"At the end of the day, you just can't predict. Everybody wants to and you try to and you have the evidence. But it really gets down to all the twists and turns that take place in the 12-game schedule. So many things that will happen: injuries, breaks. Disappointing things that happen. That's what makes sports, I think, so much fun to follow."
Fun for some, misery for others.
Stoops was agitated when asked about the Sooners' season that went from being the nation's No. 1 preseason team to a team that finished in a third-place tie in the Big 12 with a underwhelming defense.
"We've played over 100 years of football at Oklahoma and we have seven national championships," Stoops said. "So every single year you don't win one, that can't be a bad year.
"And we've played for many others. But, in the end, not every year things are going to work that way, whether it is a certain break here or there or injuries or whatnot or you just didn't play as well and you catch a team that's hot. That's going to happen."
That's happened a lot more frequently at Oklahoma.
Only once in the last 11 seasons has Oklahoma finished with a better final AP ranking than its preseason AP ranking. Does that mean the Sooners are consistently overrated or do they underachieve? Or is it a combination of both?
Former Oklahoma coach Barry Switzer spent 16 seasons leading the Sooners. He knows all about leaving up to the expectations in Norman. He called it "feeding the monster."
Stoops knows all about "the monster." He joked that if the Sooners don't win the national title Oklahoma fans "are ready to hang me from the nearest tree.
"The pluses [of high expectations and rankings] are that usually you are someone that when things go right, whether you get the right balance, you stay healthy, those kinds of things, you have a chance to actually do [win a national championship] it," Stoops said. "And we have been in four [BCS title games] in the last 12 years.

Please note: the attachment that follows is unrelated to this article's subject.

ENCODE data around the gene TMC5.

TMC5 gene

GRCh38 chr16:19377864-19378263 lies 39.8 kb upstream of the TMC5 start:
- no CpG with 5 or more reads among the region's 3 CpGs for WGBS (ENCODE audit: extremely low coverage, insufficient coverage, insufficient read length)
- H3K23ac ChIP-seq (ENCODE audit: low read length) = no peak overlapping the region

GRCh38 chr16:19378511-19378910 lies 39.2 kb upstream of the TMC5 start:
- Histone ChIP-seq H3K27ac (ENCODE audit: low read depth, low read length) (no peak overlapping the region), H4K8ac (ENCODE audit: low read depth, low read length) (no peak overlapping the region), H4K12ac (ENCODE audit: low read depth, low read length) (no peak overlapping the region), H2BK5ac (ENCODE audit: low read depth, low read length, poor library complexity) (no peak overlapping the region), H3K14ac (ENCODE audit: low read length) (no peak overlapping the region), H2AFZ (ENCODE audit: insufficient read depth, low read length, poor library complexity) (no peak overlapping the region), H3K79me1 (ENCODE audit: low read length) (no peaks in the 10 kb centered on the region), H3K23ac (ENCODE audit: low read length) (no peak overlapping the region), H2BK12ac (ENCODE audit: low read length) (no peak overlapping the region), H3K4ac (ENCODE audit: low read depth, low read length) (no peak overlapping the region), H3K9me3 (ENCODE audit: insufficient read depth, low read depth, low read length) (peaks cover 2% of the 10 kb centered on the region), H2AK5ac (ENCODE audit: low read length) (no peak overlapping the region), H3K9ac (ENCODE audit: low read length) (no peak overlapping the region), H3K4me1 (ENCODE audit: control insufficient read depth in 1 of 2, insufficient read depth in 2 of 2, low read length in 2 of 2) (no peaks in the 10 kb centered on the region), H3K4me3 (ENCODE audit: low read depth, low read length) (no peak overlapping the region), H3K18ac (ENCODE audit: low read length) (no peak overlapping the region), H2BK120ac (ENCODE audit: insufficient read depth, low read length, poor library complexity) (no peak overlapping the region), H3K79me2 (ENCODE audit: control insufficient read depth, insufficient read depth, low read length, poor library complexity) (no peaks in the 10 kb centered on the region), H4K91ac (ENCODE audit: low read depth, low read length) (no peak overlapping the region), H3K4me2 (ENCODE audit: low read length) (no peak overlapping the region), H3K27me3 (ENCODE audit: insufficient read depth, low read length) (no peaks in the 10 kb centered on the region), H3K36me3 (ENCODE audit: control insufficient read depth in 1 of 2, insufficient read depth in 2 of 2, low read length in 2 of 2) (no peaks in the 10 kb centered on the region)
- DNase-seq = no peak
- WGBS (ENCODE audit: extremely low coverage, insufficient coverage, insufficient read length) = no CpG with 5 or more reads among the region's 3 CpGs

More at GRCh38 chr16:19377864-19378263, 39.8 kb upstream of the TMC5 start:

"And then the downside is if you don't win it, as I said, then it isn't good enough. But generally the other good part of that is going back and forth, generally. Even though a bunch of these years we didn't actually do it [win a national championship], we still were Big 12 champions and still put ourselves and had chances, too, to win it on the field.
"I'm not complaining. No one gets more disappointed or angry than I do when we don't win. So that's the competitive nature in you. That's just how it is at some places."
Four months ago before the season ever begun, Stoops said his "feeling is it is about time [to win a national title]. We need to win one."
Earlier this year, Oklahoma senior linebacker Travis Lewis said this was a "national championship or bust" season. So the Sooners went bust.
For a second consecutive season, the Sooners' season ended in the Arizona desert. This time, it wasn't as the Big 12's champions.
"The guys played well," Stoops said after the victory. "Our defense was outstanding. First half we weren't far off. And the second half was outstanding. I'm happy for our seniors and this gives us a lot of momentum for next year."
Ah yes, next year. It will be here before you know it. And guess what: the Sooners return eight offensive and eight defensive players who started the Insight Bowl. Quarterback Landry Jones still has to decide whether to return for his senior year and if he does, watch out.
More high expectations once again for the Sooners in 2012. The monster awaits.